Your Views for December 21
How to fight evil
The president has called for “meaningful action” to prevent such shootings. “As a country, we have been through this too many times,” he said.
Meaningful action? What does that mean in this case, and why has there not been any meaningful action taken to date in previous mass shooting cases?
I think we as a nation need to come to terms with what we are dealing with here. I think it is direct evil. Even Muslim extremist terrorists love children — in most cases, not all. They have their direct evil problem, too. I think the best way to deal with it is to ask God for intervention. I am not sure how to do this, other than just ask. This would be a good question for the theologians in the country. I would invite them to step up. We need a long-term solution.
In the short term, I would like to talk about tactics. Consider this: The next mass killer is watching the television news right now. He sees all the fear. He even sees the president of the United States shed a tear on national TV. Seeing all this in the national news for most people would invoke emotions of sympathy and an overwhelming urge to help somehow.
Not so for evil. Evil sees power. Evil feeds on power and the perceived weakness in others.
People need to morn and express their fear, but it should not be on national TV for the next shooter to see. If they — the media — want to interview someone, they should interview SWAT team members in full battle dress and ask them how they feel.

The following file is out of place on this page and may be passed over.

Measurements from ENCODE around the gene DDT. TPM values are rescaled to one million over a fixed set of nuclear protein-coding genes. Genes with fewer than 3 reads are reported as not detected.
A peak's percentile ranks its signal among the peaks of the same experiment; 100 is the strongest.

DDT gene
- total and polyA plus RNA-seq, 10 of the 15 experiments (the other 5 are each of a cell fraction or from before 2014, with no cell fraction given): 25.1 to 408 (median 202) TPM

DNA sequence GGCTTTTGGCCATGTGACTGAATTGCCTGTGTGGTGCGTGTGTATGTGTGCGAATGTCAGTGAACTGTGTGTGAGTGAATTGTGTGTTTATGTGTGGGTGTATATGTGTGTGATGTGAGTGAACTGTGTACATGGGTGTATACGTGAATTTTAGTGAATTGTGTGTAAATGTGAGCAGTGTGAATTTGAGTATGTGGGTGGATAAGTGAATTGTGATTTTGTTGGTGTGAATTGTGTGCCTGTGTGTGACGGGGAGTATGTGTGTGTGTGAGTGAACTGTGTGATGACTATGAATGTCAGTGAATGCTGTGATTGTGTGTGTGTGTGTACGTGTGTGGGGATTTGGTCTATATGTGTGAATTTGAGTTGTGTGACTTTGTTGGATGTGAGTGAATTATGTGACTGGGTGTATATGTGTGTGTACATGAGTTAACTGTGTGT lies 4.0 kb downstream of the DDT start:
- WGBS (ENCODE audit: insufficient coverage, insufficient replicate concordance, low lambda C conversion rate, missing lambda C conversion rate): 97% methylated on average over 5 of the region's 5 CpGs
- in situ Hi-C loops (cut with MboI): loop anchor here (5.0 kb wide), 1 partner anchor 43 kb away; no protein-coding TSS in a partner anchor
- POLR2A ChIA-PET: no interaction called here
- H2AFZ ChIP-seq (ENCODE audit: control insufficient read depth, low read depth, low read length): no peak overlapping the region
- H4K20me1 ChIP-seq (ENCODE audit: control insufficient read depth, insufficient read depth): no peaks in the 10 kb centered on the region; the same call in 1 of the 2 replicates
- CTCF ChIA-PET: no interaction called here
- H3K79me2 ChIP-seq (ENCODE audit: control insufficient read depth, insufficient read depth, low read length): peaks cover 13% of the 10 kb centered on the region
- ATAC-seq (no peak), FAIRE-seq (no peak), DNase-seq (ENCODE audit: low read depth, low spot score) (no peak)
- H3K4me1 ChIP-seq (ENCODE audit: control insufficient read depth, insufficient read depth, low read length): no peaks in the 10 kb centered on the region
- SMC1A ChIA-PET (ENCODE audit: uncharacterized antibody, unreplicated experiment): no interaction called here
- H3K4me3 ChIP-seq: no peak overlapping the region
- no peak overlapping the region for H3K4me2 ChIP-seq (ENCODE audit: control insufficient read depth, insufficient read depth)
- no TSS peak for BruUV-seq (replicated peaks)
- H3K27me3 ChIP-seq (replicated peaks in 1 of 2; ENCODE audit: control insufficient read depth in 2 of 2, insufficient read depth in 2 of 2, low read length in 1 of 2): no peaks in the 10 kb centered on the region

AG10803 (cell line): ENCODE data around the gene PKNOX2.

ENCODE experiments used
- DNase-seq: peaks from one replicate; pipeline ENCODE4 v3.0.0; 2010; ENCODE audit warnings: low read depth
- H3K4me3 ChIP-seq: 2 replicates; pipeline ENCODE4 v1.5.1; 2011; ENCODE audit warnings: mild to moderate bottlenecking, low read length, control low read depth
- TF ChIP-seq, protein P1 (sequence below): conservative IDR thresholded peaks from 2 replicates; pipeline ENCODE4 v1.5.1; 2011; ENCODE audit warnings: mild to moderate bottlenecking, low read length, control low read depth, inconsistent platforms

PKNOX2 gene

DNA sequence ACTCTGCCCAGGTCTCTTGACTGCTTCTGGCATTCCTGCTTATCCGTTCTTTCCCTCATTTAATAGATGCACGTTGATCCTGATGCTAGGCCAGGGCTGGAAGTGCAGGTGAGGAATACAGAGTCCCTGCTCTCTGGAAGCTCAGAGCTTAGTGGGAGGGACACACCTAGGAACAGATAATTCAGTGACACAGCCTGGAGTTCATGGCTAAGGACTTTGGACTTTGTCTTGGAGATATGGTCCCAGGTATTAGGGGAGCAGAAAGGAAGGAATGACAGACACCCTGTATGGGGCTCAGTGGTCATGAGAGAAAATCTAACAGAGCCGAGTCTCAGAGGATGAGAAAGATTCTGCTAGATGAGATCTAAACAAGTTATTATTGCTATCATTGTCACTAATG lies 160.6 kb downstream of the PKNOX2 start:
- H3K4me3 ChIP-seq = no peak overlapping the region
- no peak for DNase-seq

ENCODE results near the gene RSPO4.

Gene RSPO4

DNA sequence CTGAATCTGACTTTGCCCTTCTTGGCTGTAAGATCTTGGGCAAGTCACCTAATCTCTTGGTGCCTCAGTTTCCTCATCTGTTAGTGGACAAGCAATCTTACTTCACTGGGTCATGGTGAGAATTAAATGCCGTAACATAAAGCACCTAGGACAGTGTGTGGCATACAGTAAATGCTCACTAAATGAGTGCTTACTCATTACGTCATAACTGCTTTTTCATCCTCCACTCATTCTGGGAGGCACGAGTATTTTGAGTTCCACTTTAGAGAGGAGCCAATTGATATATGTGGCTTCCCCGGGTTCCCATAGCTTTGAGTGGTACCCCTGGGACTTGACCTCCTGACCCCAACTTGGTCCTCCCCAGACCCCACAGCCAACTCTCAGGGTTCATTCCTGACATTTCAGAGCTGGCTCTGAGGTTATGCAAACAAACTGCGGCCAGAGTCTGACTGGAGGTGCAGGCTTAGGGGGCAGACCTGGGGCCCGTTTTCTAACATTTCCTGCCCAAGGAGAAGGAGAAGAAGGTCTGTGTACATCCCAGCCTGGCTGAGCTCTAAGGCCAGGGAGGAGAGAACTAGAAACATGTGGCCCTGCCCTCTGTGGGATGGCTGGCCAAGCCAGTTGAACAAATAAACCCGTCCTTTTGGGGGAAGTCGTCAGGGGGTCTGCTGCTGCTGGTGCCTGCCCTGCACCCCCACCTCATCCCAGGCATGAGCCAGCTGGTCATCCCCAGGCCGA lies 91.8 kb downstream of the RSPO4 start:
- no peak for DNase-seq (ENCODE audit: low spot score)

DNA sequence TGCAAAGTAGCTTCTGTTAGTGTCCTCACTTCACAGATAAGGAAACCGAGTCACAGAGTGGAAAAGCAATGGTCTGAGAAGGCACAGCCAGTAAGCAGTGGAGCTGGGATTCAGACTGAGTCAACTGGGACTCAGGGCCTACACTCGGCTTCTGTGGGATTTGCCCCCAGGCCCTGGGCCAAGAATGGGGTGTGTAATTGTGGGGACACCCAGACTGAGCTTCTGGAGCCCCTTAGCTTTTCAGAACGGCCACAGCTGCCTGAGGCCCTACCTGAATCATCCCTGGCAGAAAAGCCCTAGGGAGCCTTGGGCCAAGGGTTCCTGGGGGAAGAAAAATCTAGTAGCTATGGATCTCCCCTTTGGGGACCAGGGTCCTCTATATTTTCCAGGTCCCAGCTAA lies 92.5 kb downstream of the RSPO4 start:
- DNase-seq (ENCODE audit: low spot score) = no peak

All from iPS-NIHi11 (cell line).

Evil people are cowards. There is a tactical advantage here. In other words, an evil person might run up and kick a poodle just for fun because it is perceived as weak and defenseless. An evil person won’t, however, run up to a pit bull and kick it, because they are cowards and there would be a price to pay for kicking a pit bull. On the other hand, a courageous person might just defend their beloved poodle against both the evil person and the pit bull, if necessary.
Courage is the way to deal with evil in the short term. In the newspaper recently, there was an article about returning veterans not finding jobs on the Big Island. I think they need to be working on school grounds. Veterans know about courage. They know about teamwork service and sacrifice. One committed soldier could have stopped that gunman — even if it cost him his own life.
David L. Littrell
It was not violent impulses and an unstable mind that killed the innocent in Newtown, Conn. It was the lethal combination of violent intent and gun access that was responsible for the horrific slaughter.
As the small New England community attends funerals and memorial services for their dead, I grieve with them. I offer my deepest sympathies now, for the future and, in particular, for the grief spasms that the winter holiday season will bring for the rest of their lives.
Please join me in writing to our legislators to urge stronger gun control now. We can never guarantee that people will curb their desires to harm others, but we can make it more difficult to have access to the murdering tools of firearms.
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